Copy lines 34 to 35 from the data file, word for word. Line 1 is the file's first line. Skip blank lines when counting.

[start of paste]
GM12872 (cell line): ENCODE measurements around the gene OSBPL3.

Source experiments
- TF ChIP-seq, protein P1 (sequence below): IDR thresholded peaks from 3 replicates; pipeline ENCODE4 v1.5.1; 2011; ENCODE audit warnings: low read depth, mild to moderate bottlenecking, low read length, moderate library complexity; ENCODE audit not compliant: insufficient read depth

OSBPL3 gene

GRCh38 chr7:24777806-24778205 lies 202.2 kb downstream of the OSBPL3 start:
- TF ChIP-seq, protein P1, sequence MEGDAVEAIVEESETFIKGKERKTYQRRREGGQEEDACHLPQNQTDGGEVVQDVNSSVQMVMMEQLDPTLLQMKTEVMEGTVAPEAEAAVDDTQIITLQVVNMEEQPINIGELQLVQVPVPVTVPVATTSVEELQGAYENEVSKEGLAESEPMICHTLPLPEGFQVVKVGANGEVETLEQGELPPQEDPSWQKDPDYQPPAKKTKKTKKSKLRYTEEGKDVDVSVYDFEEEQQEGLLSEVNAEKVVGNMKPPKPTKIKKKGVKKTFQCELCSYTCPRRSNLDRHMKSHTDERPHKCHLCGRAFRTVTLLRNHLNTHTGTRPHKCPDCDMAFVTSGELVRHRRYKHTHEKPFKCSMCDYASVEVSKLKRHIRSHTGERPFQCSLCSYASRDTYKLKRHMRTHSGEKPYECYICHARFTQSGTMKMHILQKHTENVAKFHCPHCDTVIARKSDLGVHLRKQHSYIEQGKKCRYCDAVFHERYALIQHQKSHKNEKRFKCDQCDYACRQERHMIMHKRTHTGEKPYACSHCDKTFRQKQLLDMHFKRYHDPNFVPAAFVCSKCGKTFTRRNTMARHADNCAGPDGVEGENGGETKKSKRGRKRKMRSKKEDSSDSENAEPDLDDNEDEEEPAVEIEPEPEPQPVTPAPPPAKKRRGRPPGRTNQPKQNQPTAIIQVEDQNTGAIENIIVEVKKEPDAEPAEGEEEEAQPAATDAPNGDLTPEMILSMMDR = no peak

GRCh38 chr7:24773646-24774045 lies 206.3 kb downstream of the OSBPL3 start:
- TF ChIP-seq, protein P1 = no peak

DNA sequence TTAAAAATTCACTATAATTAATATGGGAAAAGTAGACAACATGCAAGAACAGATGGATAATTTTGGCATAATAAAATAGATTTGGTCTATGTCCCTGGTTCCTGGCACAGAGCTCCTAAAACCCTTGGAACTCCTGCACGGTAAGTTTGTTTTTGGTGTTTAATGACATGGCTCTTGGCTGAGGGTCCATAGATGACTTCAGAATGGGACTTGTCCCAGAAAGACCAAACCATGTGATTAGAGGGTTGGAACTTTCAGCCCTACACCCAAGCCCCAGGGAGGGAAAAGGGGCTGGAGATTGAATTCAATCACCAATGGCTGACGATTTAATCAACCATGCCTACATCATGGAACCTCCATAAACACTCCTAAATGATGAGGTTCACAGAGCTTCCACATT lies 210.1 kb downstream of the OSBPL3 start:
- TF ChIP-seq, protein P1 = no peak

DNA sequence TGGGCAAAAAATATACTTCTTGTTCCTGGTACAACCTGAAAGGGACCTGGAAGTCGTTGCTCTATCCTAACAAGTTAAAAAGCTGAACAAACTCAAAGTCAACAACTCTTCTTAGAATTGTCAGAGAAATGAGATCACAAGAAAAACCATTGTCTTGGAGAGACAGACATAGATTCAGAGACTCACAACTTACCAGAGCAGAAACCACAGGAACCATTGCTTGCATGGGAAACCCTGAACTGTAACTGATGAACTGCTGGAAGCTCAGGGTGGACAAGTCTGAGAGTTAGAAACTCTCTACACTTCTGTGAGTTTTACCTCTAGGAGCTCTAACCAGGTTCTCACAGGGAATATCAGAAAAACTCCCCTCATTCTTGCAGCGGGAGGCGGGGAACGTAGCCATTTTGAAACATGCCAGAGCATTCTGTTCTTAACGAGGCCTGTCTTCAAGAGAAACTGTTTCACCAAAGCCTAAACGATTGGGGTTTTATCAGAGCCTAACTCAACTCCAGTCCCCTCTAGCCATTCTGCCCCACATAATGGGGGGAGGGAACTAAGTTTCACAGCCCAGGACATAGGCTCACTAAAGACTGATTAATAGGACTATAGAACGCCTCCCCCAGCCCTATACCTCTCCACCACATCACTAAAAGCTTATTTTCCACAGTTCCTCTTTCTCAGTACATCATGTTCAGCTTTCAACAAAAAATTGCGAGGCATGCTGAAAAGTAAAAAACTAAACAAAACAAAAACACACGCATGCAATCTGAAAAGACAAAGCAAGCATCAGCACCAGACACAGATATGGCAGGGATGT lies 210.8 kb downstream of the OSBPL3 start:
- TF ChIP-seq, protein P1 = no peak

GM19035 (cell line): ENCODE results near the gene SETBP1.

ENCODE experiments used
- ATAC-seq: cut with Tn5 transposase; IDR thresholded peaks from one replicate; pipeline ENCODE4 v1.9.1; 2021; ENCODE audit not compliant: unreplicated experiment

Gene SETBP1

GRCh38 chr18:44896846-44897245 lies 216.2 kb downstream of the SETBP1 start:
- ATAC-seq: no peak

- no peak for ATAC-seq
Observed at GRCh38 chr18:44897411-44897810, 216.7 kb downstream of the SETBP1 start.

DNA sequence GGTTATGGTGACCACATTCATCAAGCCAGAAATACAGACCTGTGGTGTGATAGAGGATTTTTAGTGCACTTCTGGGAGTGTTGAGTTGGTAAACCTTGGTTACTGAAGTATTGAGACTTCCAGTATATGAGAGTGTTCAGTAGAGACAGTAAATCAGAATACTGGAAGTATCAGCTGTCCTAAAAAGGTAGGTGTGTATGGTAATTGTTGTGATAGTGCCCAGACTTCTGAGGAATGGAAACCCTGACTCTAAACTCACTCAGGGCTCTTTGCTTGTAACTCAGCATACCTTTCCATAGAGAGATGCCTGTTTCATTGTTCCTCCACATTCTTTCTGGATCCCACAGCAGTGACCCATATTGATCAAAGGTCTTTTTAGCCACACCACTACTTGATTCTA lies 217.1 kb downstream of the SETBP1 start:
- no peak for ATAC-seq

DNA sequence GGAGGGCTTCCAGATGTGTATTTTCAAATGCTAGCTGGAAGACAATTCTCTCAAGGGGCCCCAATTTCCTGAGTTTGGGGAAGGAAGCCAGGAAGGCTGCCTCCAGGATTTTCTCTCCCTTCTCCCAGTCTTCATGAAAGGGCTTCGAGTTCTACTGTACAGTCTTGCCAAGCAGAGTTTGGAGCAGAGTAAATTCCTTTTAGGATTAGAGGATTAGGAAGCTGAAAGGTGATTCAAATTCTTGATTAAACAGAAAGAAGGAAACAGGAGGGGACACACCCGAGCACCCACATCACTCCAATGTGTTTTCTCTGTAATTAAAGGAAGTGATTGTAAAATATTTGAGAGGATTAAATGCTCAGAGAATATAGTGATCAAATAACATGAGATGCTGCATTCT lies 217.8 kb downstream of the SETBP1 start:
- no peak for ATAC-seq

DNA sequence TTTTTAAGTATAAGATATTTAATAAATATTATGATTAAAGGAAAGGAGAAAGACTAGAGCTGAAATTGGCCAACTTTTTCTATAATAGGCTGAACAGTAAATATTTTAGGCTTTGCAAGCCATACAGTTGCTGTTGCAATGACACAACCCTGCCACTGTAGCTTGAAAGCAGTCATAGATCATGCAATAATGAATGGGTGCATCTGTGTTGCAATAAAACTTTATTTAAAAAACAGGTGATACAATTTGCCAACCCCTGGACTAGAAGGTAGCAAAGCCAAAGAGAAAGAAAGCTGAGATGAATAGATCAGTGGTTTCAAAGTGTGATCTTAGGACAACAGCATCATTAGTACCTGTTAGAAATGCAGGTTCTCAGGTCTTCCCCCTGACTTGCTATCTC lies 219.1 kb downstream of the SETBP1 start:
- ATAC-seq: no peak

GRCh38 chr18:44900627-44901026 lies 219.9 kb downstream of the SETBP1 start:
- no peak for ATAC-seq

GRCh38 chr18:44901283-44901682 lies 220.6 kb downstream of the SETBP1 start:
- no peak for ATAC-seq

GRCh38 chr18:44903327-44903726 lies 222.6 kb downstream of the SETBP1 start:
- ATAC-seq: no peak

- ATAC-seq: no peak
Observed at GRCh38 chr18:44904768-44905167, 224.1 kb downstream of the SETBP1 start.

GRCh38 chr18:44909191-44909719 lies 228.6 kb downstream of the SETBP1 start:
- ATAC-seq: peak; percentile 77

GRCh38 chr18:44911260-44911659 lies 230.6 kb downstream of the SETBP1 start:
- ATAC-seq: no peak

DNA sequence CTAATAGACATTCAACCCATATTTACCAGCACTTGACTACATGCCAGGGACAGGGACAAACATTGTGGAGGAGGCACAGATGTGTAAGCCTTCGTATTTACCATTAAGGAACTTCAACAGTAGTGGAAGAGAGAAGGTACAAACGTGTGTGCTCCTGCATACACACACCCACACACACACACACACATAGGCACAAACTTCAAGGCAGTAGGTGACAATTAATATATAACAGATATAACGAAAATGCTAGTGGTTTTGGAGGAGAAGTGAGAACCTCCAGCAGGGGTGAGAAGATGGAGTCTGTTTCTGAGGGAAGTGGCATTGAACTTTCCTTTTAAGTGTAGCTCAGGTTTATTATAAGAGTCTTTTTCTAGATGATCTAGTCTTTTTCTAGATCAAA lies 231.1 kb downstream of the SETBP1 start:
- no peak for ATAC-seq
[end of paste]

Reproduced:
Observed at GRCh38 chr18:44904768-44905167, 224.1 kb downstream of the SETBP1 start.

GRCh38 chr18:44909191-44909719 lies 228.6 kb downstream of the SETBP1 start: